Exeter, Devon UK • Jun 13, 2024 • VOL XII

Exeter, Devon UK • [date-today] • VOL XII
Home Features Prorogation Explained: What happens now?

Prorogation Explained: What happens now?

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Online News Editor Peter Syme reports on the recent prorogation saga and explores the Prime Minister’s Brexit options

House of Commons [Photo Credit: UK Parliament]

In times of increasing turbulence and uncertainty, the supreme court ruling that the government’s prorogation of parliament was unlawful has proliferated tensions as 31 October comes ever closer. Prime Minister Boris Johnson advised the Queen to suspend Parliament based on the fact that the current parliamentary session has been particularly extensive. Whilst it is true that the current sitting has been unusually long, the fact that it is the longest since the English Civil War is a testament to the vast rift between Remain and Leave. Opponents argued that given the urgency of negotiating a deal with the European Union, the government was attempting to avoid scrutiny and force a no-deal exit, comparing it to a coup d’etat. Speaker of the House John Bercow declared the move “a constitutional outrage,” and was initially blocked from leaving his chair when Black Rod entered the chamber, with opposition MPs holding signs reading ‘silenced.’ The matter then made its way to the courts, but with differing opinions between the Scottish and English tribunals, the supreme court had to resolve the issue and ruled unanimously against the government.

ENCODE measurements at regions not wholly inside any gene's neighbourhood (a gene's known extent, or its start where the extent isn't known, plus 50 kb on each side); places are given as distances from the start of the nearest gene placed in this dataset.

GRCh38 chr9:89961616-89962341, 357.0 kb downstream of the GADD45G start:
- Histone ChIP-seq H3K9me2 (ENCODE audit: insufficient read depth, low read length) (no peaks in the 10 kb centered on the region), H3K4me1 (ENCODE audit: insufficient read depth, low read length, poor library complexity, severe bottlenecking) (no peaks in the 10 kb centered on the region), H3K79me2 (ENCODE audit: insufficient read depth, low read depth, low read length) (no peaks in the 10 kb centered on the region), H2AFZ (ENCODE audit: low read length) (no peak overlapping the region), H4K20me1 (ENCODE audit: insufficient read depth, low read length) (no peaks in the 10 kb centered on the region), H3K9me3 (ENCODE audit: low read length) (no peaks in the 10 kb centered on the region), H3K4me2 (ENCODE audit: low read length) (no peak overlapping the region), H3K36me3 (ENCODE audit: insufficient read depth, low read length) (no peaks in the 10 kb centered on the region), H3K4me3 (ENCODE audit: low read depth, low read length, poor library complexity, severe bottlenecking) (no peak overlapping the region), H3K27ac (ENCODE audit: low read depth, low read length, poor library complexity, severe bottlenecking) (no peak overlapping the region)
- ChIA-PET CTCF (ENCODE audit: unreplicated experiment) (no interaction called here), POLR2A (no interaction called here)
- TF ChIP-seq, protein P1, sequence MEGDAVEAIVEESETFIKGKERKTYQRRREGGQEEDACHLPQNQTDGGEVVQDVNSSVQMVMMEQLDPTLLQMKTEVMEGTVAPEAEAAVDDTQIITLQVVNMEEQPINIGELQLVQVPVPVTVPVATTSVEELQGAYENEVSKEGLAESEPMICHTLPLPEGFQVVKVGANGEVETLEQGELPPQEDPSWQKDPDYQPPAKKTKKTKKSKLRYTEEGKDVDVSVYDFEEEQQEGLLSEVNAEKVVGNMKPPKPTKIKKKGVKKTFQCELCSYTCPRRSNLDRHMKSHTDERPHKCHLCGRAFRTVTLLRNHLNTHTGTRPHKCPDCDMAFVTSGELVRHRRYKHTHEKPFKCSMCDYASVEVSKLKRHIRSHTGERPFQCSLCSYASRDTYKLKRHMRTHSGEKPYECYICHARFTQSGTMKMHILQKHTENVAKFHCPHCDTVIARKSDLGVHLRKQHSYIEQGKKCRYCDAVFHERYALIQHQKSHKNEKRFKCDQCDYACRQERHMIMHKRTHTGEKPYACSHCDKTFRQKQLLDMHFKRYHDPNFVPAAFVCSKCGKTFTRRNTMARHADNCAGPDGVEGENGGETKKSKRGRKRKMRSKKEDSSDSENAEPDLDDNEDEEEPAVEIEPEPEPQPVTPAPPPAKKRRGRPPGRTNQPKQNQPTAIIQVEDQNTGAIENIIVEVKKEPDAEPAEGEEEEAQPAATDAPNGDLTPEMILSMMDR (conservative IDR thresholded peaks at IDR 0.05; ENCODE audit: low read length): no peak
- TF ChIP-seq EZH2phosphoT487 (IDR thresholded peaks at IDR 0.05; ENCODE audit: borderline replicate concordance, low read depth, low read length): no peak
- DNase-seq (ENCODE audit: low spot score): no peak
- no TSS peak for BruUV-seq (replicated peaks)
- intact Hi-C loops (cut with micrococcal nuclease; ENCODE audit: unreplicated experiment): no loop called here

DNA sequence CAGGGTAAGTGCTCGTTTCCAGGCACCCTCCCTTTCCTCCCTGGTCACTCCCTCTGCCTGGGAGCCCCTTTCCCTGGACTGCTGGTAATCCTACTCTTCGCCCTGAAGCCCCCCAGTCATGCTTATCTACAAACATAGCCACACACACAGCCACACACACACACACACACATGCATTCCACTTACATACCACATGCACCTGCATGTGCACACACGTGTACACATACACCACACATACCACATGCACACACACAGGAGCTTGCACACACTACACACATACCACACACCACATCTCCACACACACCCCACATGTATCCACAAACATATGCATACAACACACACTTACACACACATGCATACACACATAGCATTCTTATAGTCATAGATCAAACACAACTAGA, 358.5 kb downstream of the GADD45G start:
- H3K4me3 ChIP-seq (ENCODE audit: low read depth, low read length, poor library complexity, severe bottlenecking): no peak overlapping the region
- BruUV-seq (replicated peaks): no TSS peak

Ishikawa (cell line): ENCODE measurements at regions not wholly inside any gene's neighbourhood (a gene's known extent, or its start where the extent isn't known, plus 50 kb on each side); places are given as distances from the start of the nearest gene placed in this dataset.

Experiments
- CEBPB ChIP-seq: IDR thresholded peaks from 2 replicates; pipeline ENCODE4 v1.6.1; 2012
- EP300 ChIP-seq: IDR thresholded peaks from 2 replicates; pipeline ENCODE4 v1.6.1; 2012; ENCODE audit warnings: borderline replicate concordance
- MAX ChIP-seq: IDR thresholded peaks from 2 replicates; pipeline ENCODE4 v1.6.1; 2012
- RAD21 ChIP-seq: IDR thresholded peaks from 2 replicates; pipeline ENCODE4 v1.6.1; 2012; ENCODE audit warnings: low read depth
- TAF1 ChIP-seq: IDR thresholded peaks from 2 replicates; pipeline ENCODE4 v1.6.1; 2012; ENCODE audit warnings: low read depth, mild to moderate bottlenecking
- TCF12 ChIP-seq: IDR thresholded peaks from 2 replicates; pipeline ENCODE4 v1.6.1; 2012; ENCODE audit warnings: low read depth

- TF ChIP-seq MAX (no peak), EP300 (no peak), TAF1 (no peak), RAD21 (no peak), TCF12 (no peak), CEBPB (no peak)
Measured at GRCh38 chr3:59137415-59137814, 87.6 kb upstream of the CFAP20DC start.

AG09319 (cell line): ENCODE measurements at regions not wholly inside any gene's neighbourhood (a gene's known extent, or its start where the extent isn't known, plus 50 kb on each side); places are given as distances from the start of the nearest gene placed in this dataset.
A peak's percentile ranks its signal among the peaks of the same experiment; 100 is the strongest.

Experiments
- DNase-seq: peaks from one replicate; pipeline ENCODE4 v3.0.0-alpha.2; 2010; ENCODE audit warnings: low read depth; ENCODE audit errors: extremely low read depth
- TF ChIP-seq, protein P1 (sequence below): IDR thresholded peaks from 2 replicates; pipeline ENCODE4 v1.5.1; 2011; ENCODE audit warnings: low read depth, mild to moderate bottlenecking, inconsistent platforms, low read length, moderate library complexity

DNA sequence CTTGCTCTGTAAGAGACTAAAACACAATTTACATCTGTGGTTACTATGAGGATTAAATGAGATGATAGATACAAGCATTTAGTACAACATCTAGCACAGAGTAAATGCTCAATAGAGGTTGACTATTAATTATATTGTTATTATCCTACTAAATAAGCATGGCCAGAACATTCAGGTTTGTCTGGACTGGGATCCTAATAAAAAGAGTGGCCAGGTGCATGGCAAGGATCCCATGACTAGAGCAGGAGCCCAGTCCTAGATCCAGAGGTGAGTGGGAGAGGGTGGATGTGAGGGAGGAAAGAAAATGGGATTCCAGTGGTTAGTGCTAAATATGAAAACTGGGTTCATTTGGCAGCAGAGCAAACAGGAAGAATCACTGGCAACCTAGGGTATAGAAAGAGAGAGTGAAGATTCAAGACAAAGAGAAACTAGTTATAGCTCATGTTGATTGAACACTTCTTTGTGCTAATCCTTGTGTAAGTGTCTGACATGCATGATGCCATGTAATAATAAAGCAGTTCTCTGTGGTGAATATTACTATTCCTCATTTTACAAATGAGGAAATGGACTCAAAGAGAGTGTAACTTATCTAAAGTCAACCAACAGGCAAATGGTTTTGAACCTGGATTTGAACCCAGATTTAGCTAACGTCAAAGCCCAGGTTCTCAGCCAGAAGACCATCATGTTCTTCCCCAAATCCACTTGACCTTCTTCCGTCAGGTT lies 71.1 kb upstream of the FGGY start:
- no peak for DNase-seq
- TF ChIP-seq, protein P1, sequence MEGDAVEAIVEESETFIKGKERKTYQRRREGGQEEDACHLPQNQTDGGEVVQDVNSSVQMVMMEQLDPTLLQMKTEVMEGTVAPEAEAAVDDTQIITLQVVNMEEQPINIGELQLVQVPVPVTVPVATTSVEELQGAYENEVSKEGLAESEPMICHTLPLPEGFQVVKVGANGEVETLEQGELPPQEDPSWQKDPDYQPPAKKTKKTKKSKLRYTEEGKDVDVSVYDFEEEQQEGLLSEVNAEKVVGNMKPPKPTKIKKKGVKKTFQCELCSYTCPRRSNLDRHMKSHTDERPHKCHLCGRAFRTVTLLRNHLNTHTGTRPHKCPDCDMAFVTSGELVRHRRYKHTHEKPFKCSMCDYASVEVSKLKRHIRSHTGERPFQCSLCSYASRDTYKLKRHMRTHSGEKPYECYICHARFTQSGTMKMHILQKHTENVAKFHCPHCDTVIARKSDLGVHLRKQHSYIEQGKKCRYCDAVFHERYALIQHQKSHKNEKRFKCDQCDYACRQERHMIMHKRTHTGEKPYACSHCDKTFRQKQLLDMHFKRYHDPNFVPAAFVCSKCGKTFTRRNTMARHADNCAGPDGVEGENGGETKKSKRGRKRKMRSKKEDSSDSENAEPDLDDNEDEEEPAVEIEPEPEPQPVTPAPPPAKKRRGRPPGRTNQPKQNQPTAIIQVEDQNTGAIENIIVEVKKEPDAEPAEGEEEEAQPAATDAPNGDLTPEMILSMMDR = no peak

PM Boris Johnson

On the resuming of the parliamentary session, divisions were prevalent as Geoffrey Cox, the Attorney General, defended himself against accusations that he was at fault for the illegal prorogation. Sky Newspublished notes from a meeting which showed that he advised that it would be lawful, and “within the constitution.” Regardless of one’s opinion on the matter, one fundamental lesson from this fiasco is the lack of transparency in the UK’s constitution, as it is not contained within a single code in the same way as America’s. Cox took to the despatch box with no holds barred, declaring “this parliament is a disgrace” with “no moral right” to sit. Red-faced with passion and pointing furiously at the opposition benches, his bellowing drew comparisons to Brian Blessed. On the other side of the house, Labour MP Barry Sheerman drew attention for his rebuttal to accusations of immorality. “To talk about morals, and morality, is a disgrace” he asserted with similar zeal, accusing Cox of utilising “barrister’s bluster to obfuscate the truth.” Calls for Johnson’s resignation were also prevalent, under the argument that he misled the Queen to prorogue parliament. The SNP’s Westminster leader Ian Blackford asserted that the PM’s position “was no longer tenable” before referencing The Clash, saying “he fought the law but the law won.” Notably, YouGov reported that 44% believe Johnson should resign, compared to 42% supporting him to remain Prime Minister.